A Compelling Answer
Earlier today, a reader pointed me toward a blog post about Barack Obama from the Humans of New York project. The post quotes Obama’s answer to the following question: When is the time you felt most broken?
The president begins his response by recalling a doubt-ridden plateau in his political career…
“I first ran for Congress in 1999, and I got beat. I just got whooped…for me to run and lose that bad, I was thinking maybe this isn’t what I was cut out to do.”
What caught my attention (and the attention of the reader who forwarded me the interview) is the idea Obama leveraged to move forward…
“But the thing that got me through that moment, and any other time that I’ve felt stuck, is to remind myself that it’s about the work. Because if you’re worrying about yourself — if you’re thinking: ‘Am I succeeding? Am I in the right position? Am I being appreciated?’ — then you’re going to end up feeling frustrated and stuck. But if you can keep it about the work, you’ll always have a path. There’s always something to be done.”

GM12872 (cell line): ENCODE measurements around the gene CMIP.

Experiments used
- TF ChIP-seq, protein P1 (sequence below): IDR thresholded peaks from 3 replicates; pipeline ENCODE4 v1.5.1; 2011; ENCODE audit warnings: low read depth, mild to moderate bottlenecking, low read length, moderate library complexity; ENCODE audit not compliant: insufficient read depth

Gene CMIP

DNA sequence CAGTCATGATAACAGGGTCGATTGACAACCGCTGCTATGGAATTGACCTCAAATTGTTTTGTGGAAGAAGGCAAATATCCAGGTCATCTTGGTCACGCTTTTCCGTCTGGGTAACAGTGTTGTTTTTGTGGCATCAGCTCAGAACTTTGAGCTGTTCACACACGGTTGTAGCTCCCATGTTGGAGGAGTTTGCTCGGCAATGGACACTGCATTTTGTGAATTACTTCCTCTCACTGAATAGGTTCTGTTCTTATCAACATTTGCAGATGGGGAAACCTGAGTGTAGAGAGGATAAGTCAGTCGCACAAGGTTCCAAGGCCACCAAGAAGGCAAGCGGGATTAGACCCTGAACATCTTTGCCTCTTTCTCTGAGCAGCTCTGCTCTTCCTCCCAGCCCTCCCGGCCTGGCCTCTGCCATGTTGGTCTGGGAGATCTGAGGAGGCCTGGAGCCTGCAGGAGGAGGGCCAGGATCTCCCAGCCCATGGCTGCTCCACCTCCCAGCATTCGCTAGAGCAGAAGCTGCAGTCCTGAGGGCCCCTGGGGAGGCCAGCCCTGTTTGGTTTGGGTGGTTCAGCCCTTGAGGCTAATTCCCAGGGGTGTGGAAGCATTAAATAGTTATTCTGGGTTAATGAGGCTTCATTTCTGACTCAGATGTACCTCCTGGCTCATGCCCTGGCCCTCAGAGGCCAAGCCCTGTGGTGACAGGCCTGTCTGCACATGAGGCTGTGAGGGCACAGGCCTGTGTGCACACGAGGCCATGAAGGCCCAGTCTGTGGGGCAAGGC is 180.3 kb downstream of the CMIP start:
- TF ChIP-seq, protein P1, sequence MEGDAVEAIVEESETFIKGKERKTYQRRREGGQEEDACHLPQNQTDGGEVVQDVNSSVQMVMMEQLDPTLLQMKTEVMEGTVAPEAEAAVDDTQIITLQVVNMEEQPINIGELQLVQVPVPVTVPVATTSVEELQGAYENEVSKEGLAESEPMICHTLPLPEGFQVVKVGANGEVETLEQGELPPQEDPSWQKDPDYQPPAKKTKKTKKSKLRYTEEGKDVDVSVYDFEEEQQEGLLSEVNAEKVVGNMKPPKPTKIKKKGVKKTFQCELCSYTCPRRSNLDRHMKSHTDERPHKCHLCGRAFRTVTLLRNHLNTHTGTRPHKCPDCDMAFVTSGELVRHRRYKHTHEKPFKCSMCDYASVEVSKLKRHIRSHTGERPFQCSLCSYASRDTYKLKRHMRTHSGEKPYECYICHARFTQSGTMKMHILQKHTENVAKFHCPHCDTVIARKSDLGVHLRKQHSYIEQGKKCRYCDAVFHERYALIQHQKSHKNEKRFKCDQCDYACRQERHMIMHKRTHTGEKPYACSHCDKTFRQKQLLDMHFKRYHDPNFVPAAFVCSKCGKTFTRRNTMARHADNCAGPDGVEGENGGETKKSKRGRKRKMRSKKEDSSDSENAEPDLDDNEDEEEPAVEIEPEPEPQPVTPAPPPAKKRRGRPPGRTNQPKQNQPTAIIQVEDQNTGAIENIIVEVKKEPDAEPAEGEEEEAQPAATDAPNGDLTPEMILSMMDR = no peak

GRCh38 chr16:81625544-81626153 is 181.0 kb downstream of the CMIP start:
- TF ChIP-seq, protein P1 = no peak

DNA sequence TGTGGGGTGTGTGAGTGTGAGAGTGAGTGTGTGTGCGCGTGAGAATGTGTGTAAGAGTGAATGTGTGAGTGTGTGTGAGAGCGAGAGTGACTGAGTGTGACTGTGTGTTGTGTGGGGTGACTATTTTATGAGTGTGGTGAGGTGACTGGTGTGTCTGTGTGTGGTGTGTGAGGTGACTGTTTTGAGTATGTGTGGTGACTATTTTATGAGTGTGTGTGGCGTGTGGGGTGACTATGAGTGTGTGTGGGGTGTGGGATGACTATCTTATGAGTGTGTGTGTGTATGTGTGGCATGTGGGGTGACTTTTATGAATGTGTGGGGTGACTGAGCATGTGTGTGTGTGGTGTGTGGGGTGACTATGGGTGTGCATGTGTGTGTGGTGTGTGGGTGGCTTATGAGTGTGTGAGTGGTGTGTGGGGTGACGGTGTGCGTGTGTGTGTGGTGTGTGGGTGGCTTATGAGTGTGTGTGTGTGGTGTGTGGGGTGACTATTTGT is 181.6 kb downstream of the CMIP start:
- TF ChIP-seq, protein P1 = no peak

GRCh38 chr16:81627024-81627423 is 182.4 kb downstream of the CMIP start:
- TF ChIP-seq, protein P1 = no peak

In SO GOOD, I called this the craftsman mindset. It asks that you stop obsessing about what the world can offer you, and instead focus on what you can offer the world.
Notice, this mindset is often at odds with the popular advice to “follow your passion.” Barack Obama was probably not feeling a lot of passion for politics after his loss to Bobby Rush. But he thought he had something to offer in this arena, so he persisted. (See my recent Business Insider article on Steve Jobs for another example of this mindset at work.)
The power of this advice, however, is probably best summed up by the note that the reader who sent me this article appended to the message.
“I respect this a lot about Obama,” he wrote, before admitting, “and, I’m a Republican.”
(Quote and image from Humans of New York.)